Sordid and sleazy with a faint hint of bathtub gin, The Wild Party is not necessarily the kind of fete you’d want to attend in real life, even if you lived in Manhattan in the 1920s. But it makes fine spectator sport.
Queenie and Burrs, a pair of dirtbag vaudeville performers, are in a rut. He simmers with rage, her hungry eyes can’t stop looking for something more. They’re restless. So they throw themselves a party.
Slowly (too slowly in fact: the show is at least 15 minutes too long) and with much drinking and dancing, things get out of control. The cast of partygoers is a gang of sexually predatory hedonists who can’t seem to drink quickly enough. There’s a fight. An orgy. Another fight. One of the biggest musical numbers is all about Old Testament stories — this Wild Party, directed by Allison Arkell Stockman and going on until Oct. 29, makes time for both Eve and the apple and Sodom and Gomorrah.
It’s tough to put an impressive set in a black-box space, but damned if the Constellation Theatre Company doesn’t do it every time at Source. This one, designed by Tony Cisek, is among their very best. Burnished metal plates dot the walls and ceiling, adding sheen. Dusty mirrored columns are inlaid with images of bamboo shoots. The lights, from A.J. Guban, start blue and violet and then trend toward yellow, like an aging bruise. The band, who is the collective MVP of the show, is tucked away behind bead curtains and lavender gossamer. Ooh, I wish I was sipping on an ice-cold martini right now.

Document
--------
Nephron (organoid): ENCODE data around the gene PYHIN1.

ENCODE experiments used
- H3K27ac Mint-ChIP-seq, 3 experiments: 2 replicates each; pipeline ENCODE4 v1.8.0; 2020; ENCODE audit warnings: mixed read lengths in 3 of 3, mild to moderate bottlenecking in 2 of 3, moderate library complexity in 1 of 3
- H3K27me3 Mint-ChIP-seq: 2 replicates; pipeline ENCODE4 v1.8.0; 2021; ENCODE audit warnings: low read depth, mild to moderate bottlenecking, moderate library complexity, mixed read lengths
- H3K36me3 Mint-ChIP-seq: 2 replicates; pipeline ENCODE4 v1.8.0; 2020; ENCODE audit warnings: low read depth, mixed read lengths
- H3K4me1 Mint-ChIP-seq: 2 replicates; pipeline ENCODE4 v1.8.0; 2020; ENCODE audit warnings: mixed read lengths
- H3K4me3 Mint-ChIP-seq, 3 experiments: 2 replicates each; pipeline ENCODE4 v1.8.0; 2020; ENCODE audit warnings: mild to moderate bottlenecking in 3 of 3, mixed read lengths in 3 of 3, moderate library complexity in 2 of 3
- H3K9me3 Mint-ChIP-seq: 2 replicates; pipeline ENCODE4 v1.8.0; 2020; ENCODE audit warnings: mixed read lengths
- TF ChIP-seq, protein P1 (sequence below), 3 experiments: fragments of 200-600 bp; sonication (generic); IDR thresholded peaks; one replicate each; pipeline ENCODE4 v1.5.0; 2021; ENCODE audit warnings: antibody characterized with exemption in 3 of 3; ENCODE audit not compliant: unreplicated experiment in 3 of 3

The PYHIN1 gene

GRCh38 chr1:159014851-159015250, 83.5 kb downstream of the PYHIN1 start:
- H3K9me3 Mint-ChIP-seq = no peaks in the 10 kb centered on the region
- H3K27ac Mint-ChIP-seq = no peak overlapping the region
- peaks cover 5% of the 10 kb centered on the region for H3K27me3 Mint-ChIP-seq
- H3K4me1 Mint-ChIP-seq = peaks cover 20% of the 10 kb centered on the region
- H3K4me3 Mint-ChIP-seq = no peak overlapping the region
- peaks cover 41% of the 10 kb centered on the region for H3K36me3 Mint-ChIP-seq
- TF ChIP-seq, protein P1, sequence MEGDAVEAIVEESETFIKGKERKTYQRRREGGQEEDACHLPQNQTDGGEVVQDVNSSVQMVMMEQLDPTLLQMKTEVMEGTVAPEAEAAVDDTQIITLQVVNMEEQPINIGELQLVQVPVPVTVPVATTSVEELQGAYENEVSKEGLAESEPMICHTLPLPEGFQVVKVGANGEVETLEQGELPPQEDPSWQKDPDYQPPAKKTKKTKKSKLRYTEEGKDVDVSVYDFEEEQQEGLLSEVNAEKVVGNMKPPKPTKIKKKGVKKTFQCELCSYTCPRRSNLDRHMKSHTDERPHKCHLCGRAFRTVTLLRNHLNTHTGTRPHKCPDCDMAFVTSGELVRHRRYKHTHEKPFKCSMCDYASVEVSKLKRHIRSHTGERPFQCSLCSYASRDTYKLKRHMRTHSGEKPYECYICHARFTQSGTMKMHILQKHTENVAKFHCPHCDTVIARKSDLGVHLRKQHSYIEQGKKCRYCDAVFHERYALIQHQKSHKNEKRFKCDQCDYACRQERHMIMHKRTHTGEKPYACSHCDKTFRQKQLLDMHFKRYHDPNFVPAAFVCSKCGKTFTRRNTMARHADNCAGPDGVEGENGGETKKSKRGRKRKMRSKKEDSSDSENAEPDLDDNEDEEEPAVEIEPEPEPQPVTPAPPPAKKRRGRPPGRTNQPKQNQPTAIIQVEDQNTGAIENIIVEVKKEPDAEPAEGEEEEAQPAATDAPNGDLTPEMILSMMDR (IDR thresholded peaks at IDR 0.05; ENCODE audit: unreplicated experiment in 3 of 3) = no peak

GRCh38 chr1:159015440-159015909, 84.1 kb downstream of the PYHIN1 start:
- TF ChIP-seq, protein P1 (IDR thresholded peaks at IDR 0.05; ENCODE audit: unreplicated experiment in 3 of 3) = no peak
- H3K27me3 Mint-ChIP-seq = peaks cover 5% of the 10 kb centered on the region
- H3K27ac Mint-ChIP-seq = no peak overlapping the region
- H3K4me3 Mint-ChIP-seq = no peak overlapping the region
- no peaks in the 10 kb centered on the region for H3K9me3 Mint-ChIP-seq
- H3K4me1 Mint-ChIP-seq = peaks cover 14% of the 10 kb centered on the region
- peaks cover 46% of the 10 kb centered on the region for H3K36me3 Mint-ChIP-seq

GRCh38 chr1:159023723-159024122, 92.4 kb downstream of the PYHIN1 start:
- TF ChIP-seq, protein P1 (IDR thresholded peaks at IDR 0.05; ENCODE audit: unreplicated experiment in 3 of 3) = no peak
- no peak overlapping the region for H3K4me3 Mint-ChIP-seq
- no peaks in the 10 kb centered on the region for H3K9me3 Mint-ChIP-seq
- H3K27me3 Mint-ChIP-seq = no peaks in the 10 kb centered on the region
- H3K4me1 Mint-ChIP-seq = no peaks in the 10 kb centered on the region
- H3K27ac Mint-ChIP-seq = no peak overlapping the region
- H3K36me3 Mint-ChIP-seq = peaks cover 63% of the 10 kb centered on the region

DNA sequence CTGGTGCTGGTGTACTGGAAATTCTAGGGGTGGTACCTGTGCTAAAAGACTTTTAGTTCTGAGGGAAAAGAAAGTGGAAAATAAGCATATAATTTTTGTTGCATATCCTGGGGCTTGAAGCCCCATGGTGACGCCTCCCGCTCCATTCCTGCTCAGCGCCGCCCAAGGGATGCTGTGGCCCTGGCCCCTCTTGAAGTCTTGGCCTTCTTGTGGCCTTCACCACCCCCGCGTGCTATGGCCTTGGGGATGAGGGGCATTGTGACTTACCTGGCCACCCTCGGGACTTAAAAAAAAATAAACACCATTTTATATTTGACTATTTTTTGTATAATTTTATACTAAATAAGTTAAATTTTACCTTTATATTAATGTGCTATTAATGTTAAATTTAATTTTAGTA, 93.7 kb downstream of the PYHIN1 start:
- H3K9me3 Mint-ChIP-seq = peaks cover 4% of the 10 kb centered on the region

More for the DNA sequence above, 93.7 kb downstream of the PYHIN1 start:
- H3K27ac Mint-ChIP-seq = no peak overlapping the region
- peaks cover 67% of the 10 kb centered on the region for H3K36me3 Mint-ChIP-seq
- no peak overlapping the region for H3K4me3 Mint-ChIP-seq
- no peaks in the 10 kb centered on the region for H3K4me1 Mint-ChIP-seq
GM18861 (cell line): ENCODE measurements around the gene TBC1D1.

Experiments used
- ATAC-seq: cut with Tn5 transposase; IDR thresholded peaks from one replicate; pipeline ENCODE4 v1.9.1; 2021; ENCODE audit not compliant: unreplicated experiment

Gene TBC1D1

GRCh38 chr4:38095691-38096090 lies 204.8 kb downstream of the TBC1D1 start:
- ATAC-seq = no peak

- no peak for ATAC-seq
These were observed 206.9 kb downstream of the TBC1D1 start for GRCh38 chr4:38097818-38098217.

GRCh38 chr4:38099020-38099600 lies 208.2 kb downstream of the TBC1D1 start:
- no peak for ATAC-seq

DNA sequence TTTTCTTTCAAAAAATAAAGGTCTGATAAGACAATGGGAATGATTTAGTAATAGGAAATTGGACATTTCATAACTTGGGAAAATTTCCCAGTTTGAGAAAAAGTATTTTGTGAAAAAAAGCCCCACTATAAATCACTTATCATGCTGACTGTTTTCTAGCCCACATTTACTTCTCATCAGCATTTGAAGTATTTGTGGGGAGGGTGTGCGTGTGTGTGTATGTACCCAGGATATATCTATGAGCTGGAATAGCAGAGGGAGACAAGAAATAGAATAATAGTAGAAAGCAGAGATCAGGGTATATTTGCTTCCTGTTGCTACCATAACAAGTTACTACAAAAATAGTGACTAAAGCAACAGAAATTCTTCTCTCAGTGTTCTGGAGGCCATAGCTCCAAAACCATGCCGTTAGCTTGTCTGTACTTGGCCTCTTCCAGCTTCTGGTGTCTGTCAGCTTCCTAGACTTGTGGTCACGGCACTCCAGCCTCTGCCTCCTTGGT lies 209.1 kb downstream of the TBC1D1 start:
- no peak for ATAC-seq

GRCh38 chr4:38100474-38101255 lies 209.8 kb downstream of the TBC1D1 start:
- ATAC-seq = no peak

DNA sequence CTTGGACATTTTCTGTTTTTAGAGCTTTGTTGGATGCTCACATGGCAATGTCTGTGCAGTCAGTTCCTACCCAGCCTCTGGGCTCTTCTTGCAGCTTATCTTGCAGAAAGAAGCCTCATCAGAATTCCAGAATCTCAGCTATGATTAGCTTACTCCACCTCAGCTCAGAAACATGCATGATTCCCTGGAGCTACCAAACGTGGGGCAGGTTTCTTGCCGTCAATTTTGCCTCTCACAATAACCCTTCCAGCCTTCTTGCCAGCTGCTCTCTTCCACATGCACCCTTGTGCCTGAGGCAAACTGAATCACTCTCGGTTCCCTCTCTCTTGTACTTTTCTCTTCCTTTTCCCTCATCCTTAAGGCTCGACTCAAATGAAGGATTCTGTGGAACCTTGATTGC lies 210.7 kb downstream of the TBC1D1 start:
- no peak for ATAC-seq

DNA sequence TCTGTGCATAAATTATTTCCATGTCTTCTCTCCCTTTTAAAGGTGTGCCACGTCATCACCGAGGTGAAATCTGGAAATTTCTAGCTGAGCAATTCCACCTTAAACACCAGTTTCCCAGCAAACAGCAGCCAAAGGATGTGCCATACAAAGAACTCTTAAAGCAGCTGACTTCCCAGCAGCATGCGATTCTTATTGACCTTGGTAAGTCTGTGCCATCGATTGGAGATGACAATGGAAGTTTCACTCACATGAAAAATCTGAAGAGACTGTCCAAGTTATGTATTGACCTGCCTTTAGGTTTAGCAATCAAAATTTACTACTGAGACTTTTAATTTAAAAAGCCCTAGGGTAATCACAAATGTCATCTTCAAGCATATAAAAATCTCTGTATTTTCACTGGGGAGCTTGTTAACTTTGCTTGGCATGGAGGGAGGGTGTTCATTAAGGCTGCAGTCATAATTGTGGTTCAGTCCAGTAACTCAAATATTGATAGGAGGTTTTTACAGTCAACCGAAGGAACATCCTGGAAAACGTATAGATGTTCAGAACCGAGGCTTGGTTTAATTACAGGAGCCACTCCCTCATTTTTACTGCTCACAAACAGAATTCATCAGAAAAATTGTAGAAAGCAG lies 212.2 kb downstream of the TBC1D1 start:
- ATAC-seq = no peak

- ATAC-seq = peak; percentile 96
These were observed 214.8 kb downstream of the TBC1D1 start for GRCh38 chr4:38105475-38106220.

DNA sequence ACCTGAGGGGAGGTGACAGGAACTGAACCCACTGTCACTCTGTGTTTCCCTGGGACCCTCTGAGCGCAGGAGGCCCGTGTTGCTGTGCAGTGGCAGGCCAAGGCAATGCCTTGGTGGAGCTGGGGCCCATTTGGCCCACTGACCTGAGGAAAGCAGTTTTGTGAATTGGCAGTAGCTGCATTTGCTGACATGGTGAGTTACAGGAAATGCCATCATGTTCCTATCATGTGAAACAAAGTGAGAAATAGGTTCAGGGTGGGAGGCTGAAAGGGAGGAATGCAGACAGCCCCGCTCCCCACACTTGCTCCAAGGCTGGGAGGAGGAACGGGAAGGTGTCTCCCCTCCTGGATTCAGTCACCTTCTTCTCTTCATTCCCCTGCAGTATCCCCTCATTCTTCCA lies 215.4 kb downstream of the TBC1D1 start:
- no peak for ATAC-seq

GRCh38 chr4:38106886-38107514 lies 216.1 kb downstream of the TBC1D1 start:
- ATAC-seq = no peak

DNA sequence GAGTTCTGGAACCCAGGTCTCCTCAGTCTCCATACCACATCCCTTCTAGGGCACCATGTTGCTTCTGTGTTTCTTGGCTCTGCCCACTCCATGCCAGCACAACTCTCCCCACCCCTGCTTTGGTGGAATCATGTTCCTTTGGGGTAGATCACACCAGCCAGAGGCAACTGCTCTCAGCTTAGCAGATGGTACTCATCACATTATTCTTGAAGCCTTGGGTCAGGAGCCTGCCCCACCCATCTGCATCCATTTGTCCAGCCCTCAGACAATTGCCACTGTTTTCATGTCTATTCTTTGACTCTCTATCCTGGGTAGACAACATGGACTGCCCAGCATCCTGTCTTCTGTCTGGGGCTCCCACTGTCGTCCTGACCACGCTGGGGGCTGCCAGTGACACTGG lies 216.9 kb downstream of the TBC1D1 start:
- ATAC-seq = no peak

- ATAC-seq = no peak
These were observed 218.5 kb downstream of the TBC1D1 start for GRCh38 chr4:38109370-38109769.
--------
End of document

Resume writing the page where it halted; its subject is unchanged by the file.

The story is small — one apartment, one evening, not a large number of plot points — and the technical aspects enhance the intimacy. Unfortunately, not all of the performances do the same, but a trio of actresses shine every time they open their mouths.
As vampish leading lady, Farrell Parker looks bored with her own femme fatality, but she sells every moment of Queenie’s misery and ennui. It isn’t easy playing fed up without making the audience squirm, and Parker is a crowd-pleaser.
Lucky, lucky Rachel Barlaam. Not only does she get to sing the best and catchiest ditty in the piece (it’s the one I still have stuck in my head, days later), she turns it into the funniest, too.
And don’t take your eyes off Kari Ginsburg’s Kate. As the self-described “Life of the Party,” Ginsburg eschews all cliché with her flapper hemline and raccoon eye shadow. Kate is one sloppy party girl, but there’s no mess here.
These three smooth over The Wild Party‘s rougher moments. It’s not the kind of party after which you’d want to clean up, but if you’re looking for unusual musical, I would definitely RSVP here.